A feature that is probably more relevant to your case is video upconversion. This feature takes analog video and audio that you have connected to the receiver and upconverts it all to HDMI so that you don't need to switch to a different input on your TV. Again, this feature does not appear on base model receivers, but all the brands offer some form of it in their current models.

    One last note--7.1 software (i.e. Blu-ray discs) isn't as common as you think. Many discs do have it, but many don't. Many are still in 5.1 only, which means that your back 2 speakers, if you have them, will be fed sound based on only 5.1, which your receiver will make on the fly.

    My advice--don't bother with a 7.1 setup. It really isn't that much better than 5.1. You can buy a 7.1 capable receiver, but just don't use the back two channels. Get something that has room correction and also video upconversion. Onkyo 609 is a great receiver. Don't know what they sell for in Ireland, though.
     
  21. AsRock

    AsRock TPU addict

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    Yeah ONKYO do run a bit hot but they all so have a fan in side them too now. And for were he is from heat is not a real issue.

    Been happy with my ONKYO and the Audyssey is nice until later and you can set it up manually. It puts my speakers on 60Htz when i use Audyssey and always turn them back on full and the sound is 100 times better.
     
  22. Irish_PXzyan

    Irish_PXzyan

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    AH yea, I have dealth with it myself. I manually set room correction and set the levels on each speaker manually to what sounds best IMO.

    I won't go 7.1 at all! 5.1 is what I'm staying at for some time to come!

    I would rather not spend that much on a receiver. I want to keep it to 300 if at all possible.

    AsRock, When you say it puts your speakers to 60Htz? what does that mean? Then you put it back on full? What are you putting back on full????
     
  23. twilyth Guest

    My knowledge of these things is spotty to be honest. If I've researched something or done it myself, then i can talk about it. But when you get into encoding methods, I don't really pay attention until something doesn't work.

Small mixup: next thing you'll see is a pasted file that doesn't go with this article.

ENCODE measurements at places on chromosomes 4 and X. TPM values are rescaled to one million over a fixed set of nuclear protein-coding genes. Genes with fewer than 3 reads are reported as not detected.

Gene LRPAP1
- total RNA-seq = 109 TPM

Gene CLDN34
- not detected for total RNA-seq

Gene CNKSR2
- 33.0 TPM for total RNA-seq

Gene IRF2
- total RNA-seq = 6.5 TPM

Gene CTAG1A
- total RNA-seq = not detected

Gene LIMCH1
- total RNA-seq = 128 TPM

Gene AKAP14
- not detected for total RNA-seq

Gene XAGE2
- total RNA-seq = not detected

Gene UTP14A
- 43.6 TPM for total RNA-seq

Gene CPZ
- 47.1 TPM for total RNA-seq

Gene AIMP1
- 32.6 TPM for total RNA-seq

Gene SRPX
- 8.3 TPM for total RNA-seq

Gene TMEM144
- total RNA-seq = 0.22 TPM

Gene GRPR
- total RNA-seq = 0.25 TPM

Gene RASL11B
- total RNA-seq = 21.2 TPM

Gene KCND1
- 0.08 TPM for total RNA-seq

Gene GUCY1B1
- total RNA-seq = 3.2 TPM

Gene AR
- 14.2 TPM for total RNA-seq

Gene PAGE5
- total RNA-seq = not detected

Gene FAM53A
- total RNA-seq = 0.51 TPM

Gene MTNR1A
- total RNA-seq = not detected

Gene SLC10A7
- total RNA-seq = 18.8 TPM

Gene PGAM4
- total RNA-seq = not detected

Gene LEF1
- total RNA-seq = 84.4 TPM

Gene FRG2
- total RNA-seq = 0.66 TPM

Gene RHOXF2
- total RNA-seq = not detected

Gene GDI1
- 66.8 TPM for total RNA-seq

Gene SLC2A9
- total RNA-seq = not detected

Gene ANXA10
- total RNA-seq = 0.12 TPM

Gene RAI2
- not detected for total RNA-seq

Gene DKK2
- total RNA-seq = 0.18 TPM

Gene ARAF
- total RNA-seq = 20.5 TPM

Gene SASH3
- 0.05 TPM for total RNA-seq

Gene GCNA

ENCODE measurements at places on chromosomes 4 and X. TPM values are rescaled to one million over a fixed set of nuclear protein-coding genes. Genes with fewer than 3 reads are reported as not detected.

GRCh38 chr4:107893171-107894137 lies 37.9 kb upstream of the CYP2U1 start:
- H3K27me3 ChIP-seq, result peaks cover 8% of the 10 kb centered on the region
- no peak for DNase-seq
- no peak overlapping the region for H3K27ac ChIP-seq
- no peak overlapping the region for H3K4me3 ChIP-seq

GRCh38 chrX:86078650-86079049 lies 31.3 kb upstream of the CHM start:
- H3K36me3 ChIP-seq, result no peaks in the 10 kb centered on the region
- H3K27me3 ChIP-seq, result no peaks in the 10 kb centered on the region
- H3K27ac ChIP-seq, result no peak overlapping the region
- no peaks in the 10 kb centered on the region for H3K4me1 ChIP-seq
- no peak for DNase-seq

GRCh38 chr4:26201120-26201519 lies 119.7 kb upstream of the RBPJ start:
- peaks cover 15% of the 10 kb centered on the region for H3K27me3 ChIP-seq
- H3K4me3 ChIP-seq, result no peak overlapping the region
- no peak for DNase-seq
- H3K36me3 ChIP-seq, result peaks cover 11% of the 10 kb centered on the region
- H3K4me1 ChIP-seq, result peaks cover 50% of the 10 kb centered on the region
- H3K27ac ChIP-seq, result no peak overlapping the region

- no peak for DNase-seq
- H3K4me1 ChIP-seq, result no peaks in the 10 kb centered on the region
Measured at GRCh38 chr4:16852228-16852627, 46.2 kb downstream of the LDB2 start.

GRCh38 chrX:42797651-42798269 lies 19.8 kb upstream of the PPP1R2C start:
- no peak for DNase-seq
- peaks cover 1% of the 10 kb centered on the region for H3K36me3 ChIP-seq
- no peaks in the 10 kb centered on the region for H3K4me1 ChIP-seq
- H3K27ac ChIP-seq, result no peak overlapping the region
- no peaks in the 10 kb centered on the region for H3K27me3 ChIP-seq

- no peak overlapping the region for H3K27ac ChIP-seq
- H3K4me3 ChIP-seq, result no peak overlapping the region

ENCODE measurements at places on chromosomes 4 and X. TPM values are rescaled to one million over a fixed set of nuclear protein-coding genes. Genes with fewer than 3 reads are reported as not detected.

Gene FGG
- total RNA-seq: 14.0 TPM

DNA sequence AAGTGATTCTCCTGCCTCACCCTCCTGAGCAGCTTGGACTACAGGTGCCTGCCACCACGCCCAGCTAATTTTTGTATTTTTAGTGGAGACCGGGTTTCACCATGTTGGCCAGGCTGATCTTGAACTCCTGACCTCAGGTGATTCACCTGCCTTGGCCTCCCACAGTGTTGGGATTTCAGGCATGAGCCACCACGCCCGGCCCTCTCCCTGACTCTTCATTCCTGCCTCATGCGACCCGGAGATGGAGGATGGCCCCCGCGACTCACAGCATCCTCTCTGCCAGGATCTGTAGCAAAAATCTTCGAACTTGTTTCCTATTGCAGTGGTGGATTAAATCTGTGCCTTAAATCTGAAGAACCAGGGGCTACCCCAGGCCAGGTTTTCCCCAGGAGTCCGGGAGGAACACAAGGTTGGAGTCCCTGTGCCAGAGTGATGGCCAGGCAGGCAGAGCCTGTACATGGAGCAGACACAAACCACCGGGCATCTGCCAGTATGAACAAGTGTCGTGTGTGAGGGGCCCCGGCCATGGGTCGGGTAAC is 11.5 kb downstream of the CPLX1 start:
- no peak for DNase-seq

HT receivers I think tend to be optimized for video playback rather than music. I've seen receiver reviews where they say something is great for movies but not that great for music. I think one area where the HT's might be a little sloppy is on low end reproduction. You don't need good fidelity to reproduce rumbling noises in a movie sound track but you do if you're listening to Baroque organ music and they hit the 32ft pipes. You can certainly use a standard receiver for home theater though and I think that's generally what someone with a bit of an audiophile bent would do. In fact the 765 has more HDMI out and A/V ports than the HTR.

    But the 765 is an older model. I think it was discontinued when I bought it about 9-12 months ago. That's not necessarily bad but I got it at less than half list price I think so I didn't do a lot of research. what I really like about both receivers is that I think they do a good job of taking 2.1 sound and expanding it to 7.1 (7.2 on the 765 - if I had a second sub).
     
  24. tigger

    tigger I'm the only one

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    I just got an old classic yamaha dsp a5, its a very good old amp and has all the connections on it i need.
     
  25. AsRock

    AsRock TPU addict

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    It cuts of low frequency's off that it thinks the speakers may not be able to handle. Thing is if you have reasonable speakers chances are you may be able to get away will using the full band but not as high volume..

    Your speakers it may do the same thing but it's easy once change done type deal you wont have to keep changing it unless you do the setup program ( with the mic ( Audyssey )..

    I was thinking of sending my ONKYO back until i changed that option. Now i just need bigger speakers haha.